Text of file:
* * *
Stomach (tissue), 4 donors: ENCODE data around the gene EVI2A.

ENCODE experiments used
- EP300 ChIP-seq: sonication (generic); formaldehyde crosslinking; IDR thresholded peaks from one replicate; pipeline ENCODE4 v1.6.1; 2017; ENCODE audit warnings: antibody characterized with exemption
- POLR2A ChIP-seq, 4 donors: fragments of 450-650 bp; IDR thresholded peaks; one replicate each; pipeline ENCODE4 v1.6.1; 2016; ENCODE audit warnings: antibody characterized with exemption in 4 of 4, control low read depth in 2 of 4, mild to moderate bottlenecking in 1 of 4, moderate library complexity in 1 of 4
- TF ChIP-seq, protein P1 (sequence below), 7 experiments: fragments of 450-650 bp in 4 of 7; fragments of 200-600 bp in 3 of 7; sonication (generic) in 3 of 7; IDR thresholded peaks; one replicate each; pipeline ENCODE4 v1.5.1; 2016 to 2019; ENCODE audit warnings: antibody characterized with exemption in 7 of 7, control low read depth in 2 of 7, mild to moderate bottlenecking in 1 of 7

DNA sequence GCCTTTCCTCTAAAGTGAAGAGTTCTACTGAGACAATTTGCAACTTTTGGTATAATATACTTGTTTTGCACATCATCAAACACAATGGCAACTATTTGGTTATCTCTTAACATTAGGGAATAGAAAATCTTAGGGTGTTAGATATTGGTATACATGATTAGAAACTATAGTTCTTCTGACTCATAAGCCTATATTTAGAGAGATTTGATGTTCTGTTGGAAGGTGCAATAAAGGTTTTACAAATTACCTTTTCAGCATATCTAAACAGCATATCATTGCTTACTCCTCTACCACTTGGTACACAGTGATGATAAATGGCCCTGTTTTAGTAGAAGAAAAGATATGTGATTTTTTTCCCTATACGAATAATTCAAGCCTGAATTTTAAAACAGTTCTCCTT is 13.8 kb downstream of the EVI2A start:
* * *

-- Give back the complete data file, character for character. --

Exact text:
Stomach (tissue), 4 donors: ENCODE data around the gene EVI2A.

ENCODE experiments used
- EP300 ChIP-seq: sonication (generic); formaldehyde crosslinking; IDR thresholded peaks from one replicate; pipeline ENCODE4 v1.6.1; 2017; ENCODE audit warnings: antibody characterized with exemption
- POLR2A ChIP-seq, 4 donors: fragments of 450-650 bp; IDR thresholded peaks; one replicate each; pipeline ENCODE4 v1.6.1; 2016; ENCODE audit warnings: antibody characterized with exemption in 4 of 4, control low read depth in 2 of 4, mild to moderate bottlenecking in 1 of 4, moderate library complexity in 1 of 4
- TF ChIP-seq, protein P1 (sequence below), 7 experiments: fragments of 450-650 bp in 4 of 7; fragments of 200-600 bp in 3 of 7; sonication (generic) in 3 of 7; IDR thresholded peaks; one replicate each; pipeline ENCODE4 v1.5.1; 2016 to 2019; ENCODE audit warnings: antibody characterized with exemption in 7 of 7, control low read depth in 2 of 7, mild to moderate bottlenecking in 1 of 7

DNA sequence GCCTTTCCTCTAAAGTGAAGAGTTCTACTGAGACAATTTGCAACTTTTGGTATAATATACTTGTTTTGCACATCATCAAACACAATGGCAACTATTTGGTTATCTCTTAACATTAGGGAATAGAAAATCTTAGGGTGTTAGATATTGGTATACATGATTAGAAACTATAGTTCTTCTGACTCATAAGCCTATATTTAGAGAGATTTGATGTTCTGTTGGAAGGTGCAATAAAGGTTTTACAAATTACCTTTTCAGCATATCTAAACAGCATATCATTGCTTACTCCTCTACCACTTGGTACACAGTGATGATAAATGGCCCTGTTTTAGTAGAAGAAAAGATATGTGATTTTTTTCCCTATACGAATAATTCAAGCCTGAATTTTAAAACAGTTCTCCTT is 13.8 kb downstream of the EVI2A start: